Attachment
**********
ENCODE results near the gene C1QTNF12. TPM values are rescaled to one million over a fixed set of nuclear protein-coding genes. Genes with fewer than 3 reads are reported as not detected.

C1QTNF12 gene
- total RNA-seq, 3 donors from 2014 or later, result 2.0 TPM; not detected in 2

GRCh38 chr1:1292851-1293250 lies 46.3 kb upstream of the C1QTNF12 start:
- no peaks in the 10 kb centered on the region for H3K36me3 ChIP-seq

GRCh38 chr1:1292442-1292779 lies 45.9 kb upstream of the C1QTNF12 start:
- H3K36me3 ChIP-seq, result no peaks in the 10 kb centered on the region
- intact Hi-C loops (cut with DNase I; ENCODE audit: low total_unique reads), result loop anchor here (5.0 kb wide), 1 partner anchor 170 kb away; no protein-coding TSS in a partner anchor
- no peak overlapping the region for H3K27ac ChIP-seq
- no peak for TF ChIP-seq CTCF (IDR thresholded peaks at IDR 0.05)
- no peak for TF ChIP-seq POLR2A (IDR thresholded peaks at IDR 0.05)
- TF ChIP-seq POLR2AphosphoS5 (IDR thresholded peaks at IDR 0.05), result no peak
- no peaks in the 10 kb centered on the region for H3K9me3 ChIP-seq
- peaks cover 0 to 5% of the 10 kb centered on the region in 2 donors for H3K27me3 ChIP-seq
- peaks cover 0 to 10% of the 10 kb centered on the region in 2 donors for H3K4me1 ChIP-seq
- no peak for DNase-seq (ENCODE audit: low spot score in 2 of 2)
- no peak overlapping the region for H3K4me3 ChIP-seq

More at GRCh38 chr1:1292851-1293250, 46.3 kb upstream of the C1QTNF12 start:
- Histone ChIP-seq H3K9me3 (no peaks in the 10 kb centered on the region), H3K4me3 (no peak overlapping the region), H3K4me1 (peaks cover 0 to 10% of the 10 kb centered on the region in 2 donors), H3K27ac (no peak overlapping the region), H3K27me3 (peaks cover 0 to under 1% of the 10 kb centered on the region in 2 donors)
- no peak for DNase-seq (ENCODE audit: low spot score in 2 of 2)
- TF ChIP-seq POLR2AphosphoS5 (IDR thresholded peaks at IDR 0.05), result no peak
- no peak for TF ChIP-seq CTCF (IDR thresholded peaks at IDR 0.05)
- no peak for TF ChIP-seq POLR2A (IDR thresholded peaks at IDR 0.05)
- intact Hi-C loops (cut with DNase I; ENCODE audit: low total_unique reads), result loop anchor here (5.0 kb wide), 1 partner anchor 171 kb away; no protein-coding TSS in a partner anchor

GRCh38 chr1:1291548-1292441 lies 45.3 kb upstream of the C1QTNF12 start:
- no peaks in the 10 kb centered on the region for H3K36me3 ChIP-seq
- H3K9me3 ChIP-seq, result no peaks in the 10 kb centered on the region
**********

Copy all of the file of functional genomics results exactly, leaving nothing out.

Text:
ENCODE results near the gene C1QTNF12. TPM values are rescaled to one million over a fixed set of nuclear protein-coding genes. Genes with fewer than 3 reads are reported as not detected.

C1QTNF12 gene
- total RNA-seq, 3 donors from 2014 or later, result 2.0 TPM; not detected in 2

GRCh38 chr1:1292851-1293250 lies 46.3 kb upstream of the C1QTNF12 start:
- no peaks in the 10 kb centered on the region for H3K36me3 ChIP-seq

GRCh38 chr1:1292442-1292779 lies 45.9 kb upstream of the C1QTNF12 start:
- H3K36me3 ChIP-seq, result no peaks in the 10 kb centered on the region
- intact Hi-C loops (cut with DNase I; ENCODE audit: low total_unique reads), result loop anchor here (5.0 kb wide), 1 partner anchor 170 kb away; no protein-coding TSS in a partner anchor
- no peak overlapping the region for H3K27ac ChIP-seq
- no peak for TF ChIP-seq CTCF (IDR thresholded peaks at IDR 0.05)
- no peak for TF ChIP-seq POLR2A (IDR thresholded peaks at IDR 0.05)
- TF ChIP-seq POLR2AphosphoS5 (IDR thresholded peaks at IDR 0.05), result no peak
- no peaks in the 10 kb centered on the region for H3K9me3 ChIP-seq
- peaks cover 0 to 5% of the 10 kb centered on the region in 2 donors for H3K27me3 ChIP-seq
- peaks cover 0 to 10% of the 10 kb centered on the region in 2 donors for H3K4me1 ChIP-seq
- no peak for DNase-seq (ENCODE audit: low spot score in 2 of 2)
- no peak overlapping the region for H3K4me3 ChIP-seq

More at GRCh38 chr1:1292851-1293250, 46.3 kb upstream of the C1QTNF12 start:
- Histone ChIP-seq H3K9me3 (no peaks in the 10 kb centered on the region), H3K4me3 (no peak overlapping the region), H3K4me1 (peaks cover 0 to 10% of the 10 kb centered on the region in 2 donors), H3K27ac (no peak overlapping the region), H3K27me3 (peaks cover 0 to under 1% of the 10 kb centered on the region in 2 donors)
- no peak for DNase-seq (ENCODE audit: low spot score in 2 of 2)
- TF ChIP-seq POLR2AphosphoS5 (IDR thresholded peaks at IDR 0.05), result no peak
- no peak for TF ChIP-seq CTCF (IDR thresholded peaks at IDR 0.05)
- no peak for TF ChIP-seq POLR2A (IDR thresholded peaks at IDR 0.05)
- intact Hi-C loops (cut with DNase I; ENCODE audit: low total_unique reads), result loop anchor here (5.0 kb wide), 1 partner anchor 171 kb away; no protein-coding TSS in a partner anchor

GRCh38 chr1:1291548-1292441 lies 45.3 kb upstream of the C1QTNF12 start:
- no peaks in the 10 kb centered on the region for H3K36me3 ChIP-seq
- H3K9me3 ChIP-seq, result no peaks in the 10 kb centered on the region